Excess moisture kills these particular veggies, fast. To prevent this, mist your contained herbs scarcely albeit thoroughly. Alternatively, you can apply the water-base method also known as the hydroponic system. This ensures the herbs receive nutrients directly to the roots.

When it comes to sunlight, herbs relish it. Place your potted herbs strategically to access warmth, air, and light, like in the sunroom or by the window. Although, remember to relocate them from the window during cold spells. While some herbs like basil, may withstand wintertime with extra protection from freeze damage, most like rosemary wilt and die.

These vegetables can however regrow. Avoid pruning your potted herbs when the colder season approaches to prevent their deaths from cut areas that did not heal on time. If the herbs survive the freezing period, then you can snip the affected leaves and branches to boost new growth.

5. Scallions

Otherwise known as green onions, this vegetable is one of the most indoor-friendly plants. It does not demand half as much as other vegetables you can grow indoors. With a little tending, you set yourself for a continuous bountiful, fresh harvest.

The fun thing about scallions is that they grow in both water and soil, giving you the option of both. Before deciding which way to wing, ascertain that the roots of your spring onions are healthy.

With water-grown scallions, you merely need to get a sterilized jar that supports the number of your scallions and add fill it with some clean water, wrap them in an elastic band to bunch them together, and then submerge the root cuttings in the water. You will observe shoots in about 3 days.

Keep the jar near light, but avoid direct sunlight, as it will encourage bacteria in the water that will damage the roots. For maximum progress, add organic liquid fertilizer.

With soil-grown spring onions, get high-quality potting soil and put it in a container. Plant the root cuttings that you access from the water-grown scallions and using your fingers, make holes on the soil surface and dip the roots. Make sure to cover all the roots with dirt. Same as water-grown green onions fertilize with organic compost.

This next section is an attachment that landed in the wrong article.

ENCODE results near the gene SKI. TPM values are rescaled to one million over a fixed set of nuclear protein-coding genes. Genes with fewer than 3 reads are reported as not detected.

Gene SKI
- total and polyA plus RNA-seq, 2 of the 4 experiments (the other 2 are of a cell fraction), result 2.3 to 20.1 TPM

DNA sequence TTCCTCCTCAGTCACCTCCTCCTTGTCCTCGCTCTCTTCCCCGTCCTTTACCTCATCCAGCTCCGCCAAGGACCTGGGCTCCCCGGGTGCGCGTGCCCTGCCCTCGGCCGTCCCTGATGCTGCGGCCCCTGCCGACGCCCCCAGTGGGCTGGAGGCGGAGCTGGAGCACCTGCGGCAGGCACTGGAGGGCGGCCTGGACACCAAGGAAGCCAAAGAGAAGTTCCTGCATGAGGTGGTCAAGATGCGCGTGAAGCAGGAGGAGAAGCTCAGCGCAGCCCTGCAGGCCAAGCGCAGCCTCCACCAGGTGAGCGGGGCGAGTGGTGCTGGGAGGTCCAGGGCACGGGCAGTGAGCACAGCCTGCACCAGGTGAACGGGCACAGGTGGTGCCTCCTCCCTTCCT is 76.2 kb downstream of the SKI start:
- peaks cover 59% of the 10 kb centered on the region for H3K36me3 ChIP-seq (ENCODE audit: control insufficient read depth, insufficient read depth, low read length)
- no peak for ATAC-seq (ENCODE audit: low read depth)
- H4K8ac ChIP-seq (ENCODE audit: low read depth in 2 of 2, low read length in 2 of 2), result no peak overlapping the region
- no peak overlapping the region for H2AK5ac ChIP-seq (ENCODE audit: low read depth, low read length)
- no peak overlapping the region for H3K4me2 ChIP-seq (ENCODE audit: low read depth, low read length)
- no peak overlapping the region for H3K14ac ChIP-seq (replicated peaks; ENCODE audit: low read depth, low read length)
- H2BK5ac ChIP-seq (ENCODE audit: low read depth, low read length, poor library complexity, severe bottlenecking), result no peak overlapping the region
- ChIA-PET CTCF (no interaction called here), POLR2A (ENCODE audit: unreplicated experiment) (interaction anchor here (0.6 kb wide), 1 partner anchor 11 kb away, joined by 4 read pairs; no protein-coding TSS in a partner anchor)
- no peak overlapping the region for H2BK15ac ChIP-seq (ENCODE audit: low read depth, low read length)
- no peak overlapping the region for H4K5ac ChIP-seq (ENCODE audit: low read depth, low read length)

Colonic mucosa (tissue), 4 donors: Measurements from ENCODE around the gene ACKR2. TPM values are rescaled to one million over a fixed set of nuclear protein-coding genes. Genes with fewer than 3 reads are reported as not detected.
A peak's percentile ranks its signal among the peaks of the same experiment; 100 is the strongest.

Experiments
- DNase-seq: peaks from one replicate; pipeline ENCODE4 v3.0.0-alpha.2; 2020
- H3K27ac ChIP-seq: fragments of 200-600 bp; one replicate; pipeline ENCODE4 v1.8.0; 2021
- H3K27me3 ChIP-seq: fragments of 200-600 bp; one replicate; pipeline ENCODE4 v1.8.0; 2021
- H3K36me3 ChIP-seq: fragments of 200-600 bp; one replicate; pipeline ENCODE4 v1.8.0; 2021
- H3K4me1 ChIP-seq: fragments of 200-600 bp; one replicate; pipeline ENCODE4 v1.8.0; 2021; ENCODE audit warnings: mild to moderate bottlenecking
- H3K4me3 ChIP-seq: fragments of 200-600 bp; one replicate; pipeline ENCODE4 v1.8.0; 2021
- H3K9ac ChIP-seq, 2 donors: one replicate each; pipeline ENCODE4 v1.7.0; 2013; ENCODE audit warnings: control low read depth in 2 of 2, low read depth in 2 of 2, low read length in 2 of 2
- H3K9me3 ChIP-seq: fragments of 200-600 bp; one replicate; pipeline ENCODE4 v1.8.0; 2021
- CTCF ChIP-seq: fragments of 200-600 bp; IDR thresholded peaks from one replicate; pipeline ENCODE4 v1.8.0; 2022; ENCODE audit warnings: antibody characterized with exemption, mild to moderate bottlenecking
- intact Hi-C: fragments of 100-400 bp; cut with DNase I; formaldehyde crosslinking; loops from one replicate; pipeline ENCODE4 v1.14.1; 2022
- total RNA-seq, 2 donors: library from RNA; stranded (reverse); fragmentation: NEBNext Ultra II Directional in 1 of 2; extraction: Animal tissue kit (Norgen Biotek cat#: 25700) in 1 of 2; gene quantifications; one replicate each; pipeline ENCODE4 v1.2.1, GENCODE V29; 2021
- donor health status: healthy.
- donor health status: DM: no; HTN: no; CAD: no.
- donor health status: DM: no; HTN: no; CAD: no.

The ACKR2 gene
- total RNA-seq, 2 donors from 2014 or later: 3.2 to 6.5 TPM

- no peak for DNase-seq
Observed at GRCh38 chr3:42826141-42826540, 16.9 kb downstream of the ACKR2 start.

Watering the soil is crucial. However, water evenly without soaking the soil. Also, ensure your container harbors drainage holes.

As they grow, you can cut the growing or grown stems to use in your kitchen. They will keep sprouting.

6.  Radishes

Arguably, radishes are the quickest root vegetables you can grow indoors. Once you have planted them, you can harvest them as early as 30 to 35 days. Additionally, radishes are not as demanding as most vegetables, as they only need basics to blossom. To sweeten the deal, the greens of radish are edible as are the bulbs and they can be harvested within a fortnight of planting.

Whether you are transplanting them or growing them from seeds, go for a container with enough depth to house the radish bulbs. The size of the pot should also carry enough soil-sustaining nutrients for a time. Pick the best potting mix for tuber vegetables, which should be light enough to support root development. A vegetable starter mix will also permit drainage to remain moist and not soggy.

When it comes to sunlight, put radishes where there is tons of it. They should absorb at least 6 hours of light. A grow light may come in handy in the darker winter times.

Once the roots have developed and the bulb began to form, take precautions not to disturb the plant, as the soil is loose. When pruning the microgreens, use gardening scissors for stability and minimal movement.

radishes gardening

7.  Potatoes and sweet potatoes

Yes, you can absolutely grow these tubers in the kitchen and have a supply of both for some time. With both regular and sweet potatoes, ensure to have a good-quality potting mix. It should be well-draining as well. Be sure to use spacious containers when planting to provide room for the expansive growth of the potatoes. Drainage holes in the pots are vital.

With regular potatoes, you want to buy healthy ones with many spotty eyes; these sprouts welcome germination. Before taking further steps, clean the potatoes thoroughly to rid them of any agents that would disrupt their growth such as weed seeds and infected soil.